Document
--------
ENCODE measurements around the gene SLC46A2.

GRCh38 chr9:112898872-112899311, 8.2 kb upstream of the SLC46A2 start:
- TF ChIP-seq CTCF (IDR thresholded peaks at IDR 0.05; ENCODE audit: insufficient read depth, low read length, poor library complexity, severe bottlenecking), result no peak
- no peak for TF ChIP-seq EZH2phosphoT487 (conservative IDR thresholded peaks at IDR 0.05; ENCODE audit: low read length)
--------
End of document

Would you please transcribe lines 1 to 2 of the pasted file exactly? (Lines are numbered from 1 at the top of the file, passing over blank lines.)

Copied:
ENCODE measurements around the gene SLC46A2.

GRCh38 chr9:112898872-112899311, 8.2 kb upstream of the SLC46A2 start: